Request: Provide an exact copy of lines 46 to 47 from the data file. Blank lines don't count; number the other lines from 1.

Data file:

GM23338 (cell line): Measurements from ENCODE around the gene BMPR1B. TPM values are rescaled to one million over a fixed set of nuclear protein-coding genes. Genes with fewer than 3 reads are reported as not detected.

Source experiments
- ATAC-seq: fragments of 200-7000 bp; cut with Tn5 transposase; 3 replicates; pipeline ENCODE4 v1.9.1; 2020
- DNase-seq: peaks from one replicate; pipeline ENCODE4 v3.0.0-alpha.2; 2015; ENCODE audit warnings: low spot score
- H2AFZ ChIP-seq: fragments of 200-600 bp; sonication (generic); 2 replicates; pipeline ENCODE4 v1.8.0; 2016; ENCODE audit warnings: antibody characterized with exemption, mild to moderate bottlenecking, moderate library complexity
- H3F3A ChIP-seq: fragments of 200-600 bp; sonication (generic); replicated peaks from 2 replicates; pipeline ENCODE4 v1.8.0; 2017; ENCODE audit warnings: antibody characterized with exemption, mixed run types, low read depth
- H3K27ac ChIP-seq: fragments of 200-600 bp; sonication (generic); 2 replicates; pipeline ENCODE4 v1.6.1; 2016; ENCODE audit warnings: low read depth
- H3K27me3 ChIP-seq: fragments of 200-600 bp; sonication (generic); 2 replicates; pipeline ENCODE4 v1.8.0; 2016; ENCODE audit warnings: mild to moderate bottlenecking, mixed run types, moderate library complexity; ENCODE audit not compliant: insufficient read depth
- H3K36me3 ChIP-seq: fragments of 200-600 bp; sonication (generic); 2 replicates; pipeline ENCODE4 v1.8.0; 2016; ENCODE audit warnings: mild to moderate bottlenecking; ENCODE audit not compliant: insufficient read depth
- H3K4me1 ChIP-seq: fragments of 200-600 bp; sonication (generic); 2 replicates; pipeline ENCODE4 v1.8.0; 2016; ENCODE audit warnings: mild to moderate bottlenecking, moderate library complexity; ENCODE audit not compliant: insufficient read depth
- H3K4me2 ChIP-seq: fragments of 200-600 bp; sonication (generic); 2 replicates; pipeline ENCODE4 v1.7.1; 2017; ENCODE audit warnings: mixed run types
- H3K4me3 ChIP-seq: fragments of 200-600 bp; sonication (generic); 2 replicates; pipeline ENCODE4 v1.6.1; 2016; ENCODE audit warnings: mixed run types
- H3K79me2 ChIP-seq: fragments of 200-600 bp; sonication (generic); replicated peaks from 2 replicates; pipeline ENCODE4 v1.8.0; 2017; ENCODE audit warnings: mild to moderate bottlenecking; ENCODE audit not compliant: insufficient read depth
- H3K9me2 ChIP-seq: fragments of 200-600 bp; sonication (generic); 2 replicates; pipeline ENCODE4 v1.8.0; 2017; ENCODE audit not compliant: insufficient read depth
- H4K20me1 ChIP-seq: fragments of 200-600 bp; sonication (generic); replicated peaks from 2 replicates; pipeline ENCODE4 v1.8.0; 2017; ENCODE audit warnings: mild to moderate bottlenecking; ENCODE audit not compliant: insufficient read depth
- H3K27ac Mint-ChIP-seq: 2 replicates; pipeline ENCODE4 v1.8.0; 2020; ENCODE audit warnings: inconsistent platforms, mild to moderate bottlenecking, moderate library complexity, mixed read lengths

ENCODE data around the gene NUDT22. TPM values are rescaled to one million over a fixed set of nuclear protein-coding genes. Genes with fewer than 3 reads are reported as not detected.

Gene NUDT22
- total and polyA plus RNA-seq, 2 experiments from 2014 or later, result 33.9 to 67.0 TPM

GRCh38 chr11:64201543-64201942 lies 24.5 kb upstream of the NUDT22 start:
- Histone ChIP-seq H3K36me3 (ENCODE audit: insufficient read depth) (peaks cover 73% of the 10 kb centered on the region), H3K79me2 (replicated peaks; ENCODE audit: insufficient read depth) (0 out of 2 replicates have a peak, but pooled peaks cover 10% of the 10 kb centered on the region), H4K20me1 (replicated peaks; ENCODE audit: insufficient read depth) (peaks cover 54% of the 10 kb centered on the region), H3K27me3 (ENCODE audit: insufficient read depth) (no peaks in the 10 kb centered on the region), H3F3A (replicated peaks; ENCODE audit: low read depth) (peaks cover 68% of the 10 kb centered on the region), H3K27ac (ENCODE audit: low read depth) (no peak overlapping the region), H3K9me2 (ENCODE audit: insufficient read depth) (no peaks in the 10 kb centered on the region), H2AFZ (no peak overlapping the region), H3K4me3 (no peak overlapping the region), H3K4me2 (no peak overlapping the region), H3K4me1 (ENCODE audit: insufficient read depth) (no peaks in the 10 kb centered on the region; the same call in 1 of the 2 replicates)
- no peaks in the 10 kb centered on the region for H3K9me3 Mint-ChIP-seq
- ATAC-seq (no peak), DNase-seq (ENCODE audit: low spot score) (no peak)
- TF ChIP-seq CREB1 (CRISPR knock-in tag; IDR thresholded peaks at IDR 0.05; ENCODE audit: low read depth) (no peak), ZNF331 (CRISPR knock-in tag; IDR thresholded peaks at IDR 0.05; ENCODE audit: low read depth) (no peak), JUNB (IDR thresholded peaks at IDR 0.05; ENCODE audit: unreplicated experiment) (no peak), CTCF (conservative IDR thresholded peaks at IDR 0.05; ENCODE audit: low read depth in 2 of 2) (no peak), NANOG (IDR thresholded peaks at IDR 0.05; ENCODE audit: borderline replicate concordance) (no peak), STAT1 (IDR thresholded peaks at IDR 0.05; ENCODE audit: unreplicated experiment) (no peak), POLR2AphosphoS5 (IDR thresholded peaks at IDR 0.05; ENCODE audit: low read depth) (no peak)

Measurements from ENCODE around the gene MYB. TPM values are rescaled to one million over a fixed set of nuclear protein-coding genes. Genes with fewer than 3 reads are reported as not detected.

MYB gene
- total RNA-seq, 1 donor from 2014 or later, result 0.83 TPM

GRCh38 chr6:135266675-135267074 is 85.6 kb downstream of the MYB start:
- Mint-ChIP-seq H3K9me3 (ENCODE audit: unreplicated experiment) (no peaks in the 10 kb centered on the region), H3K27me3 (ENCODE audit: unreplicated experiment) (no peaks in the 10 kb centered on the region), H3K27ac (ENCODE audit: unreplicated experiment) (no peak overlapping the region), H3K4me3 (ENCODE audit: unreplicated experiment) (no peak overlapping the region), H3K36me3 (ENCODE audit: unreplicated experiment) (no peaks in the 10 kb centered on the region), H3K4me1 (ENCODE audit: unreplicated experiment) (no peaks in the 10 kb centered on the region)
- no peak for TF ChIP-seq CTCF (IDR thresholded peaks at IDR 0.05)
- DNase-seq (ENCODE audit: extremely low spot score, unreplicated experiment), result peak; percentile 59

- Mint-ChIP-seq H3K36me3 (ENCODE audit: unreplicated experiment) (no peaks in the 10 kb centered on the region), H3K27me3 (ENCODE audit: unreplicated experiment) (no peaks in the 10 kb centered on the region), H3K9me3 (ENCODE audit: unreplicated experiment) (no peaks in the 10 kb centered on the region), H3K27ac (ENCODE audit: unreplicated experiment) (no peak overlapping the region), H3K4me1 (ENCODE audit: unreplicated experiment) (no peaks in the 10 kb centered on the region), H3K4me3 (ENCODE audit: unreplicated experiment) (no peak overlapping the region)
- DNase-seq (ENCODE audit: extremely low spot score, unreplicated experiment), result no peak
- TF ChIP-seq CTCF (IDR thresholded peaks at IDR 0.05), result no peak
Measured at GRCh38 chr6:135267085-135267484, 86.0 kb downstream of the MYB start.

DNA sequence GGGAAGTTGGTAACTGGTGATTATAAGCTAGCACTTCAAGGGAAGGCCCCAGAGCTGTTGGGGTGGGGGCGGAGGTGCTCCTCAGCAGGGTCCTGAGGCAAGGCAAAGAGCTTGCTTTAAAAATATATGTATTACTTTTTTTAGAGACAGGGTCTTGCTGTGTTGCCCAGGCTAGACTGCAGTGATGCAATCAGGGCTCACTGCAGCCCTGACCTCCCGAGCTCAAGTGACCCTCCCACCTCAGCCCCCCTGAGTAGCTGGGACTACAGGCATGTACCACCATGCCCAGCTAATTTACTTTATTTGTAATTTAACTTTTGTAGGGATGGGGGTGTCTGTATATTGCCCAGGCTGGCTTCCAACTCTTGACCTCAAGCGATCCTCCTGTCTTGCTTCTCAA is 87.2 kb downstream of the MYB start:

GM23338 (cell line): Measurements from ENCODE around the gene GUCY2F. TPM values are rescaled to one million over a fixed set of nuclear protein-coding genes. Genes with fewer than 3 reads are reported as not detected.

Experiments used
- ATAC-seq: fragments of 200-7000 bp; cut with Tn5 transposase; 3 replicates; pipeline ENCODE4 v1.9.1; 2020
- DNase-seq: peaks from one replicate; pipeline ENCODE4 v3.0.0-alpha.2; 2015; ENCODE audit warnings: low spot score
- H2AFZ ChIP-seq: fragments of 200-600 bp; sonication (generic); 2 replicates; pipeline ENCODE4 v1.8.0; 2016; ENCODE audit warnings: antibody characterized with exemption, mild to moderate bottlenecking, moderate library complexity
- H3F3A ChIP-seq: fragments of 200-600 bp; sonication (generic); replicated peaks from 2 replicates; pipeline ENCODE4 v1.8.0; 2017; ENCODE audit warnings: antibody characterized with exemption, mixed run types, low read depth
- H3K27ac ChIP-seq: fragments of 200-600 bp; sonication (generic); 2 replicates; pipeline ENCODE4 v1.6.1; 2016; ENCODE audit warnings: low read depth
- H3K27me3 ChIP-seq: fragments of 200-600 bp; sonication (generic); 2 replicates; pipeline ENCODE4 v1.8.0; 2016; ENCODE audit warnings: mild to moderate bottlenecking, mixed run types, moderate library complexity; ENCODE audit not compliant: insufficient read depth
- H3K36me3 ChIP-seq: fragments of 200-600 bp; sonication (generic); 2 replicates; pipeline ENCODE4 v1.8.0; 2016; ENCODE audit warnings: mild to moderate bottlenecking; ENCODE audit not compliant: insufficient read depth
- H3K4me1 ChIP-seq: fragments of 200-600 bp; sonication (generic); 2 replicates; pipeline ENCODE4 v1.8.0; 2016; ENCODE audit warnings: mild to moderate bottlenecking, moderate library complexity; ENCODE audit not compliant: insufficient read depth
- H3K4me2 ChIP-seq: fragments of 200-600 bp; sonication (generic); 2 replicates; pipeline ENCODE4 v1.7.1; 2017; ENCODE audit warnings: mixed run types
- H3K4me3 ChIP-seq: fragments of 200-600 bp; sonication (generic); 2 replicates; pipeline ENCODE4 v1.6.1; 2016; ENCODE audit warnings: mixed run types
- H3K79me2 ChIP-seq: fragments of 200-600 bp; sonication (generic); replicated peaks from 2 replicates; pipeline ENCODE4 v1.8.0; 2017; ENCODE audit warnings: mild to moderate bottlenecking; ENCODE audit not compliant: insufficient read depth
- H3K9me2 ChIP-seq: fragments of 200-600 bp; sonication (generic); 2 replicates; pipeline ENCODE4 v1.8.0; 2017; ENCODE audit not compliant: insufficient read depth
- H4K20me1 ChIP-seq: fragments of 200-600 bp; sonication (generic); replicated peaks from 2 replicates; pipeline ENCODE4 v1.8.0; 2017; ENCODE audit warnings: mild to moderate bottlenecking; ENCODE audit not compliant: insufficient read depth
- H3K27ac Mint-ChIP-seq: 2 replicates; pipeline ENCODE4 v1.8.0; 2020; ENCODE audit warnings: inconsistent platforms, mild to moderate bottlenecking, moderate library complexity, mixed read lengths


- H3K4me1 ChIP-seq: fragments of 200-600 bp; sonication (generic); 2 replicates; pipeline ENCODE4 v1.8.0; 2016; ENCODE audit warnings: mild to moderate bottlenecking, moderate library complexity; ENCODE audit not compliant: insufficient read depth
- H3K4me2 ChIP-seq: fragments of 200-600 bp; sonication (generic); 2 replicates; pipeline ENCODE4 v1.7.1; 2017; ENCODE audit warnings: mixed run types